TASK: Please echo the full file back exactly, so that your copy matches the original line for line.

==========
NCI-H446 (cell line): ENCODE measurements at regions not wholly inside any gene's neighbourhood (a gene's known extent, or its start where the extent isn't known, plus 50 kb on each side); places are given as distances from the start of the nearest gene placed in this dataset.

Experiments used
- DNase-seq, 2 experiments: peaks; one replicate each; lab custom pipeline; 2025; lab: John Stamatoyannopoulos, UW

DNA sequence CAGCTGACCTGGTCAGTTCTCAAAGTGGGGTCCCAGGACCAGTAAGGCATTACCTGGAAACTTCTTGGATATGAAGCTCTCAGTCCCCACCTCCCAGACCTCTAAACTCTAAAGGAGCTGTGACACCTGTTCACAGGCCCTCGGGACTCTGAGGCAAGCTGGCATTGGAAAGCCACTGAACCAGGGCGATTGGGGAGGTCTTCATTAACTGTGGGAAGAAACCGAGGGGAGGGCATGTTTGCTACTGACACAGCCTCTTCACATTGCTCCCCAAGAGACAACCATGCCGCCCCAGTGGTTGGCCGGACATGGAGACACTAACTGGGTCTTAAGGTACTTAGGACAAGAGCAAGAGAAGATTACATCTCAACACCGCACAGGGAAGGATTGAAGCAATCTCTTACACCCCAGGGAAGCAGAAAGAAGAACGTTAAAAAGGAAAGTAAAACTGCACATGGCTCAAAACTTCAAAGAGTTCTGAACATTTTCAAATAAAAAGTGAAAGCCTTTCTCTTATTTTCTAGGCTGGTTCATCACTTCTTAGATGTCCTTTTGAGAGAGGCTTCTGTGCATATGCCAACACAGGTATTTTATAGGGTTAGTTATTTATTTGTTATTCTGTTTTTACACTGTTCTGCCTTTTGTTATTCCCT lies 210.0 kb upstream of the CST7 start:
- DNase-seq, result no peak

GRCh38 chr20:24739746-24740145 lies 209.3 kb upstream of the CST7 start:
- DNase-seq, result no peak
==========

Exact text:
NCI-H446 (cell line): ENCODE measurements at regions not wholly inside any gene's neighbourhood (a gene's known extent, or its start where the extent isn't known, plus 50 kb on each side); places are given as distances from the start of the nearest gene placed in this dataset.

Experiments used
- DNase-seq, 2 experiments: peaks; one replicate each; lab custom pipeline; 2025; lab: John Stamatoyannopoulos, UW

DNA sequence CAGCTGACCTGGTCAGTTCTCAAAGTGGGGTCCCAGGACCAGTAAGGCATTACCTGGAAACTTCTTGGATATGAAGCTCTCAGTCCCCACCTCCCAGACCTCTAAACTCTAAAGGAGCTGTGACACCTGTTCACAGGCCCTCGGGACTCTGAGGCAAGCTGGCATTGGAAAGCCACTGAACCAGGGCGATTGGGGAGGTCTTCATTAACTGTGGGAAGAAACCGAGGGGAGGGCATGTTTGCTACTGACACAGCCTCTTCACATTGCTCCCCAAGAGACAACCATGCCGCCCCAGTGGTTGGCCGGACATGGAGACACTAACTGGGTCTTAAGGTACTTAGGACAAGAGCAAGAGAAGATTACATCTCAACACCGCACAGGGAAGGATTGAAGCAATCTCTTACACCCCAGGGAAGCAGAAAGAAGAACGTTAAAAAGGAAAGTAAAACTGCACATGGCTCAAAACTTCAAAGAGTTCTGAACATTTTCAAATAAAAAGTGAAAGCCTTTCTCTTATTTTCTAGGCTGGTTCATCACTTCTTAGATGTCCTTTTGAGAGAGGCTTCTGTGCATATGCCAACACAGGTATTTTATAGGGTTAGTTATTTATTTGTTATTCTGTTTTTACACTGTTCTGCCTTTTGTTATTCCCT lies 210.0 kb upstream of the CST7 start:
- DNase-seq, result no peak

GRCh38 chr20:24739746-24740145 lies 209.3 kb upstream of the CST7 start:
- DNase-seq, result no peak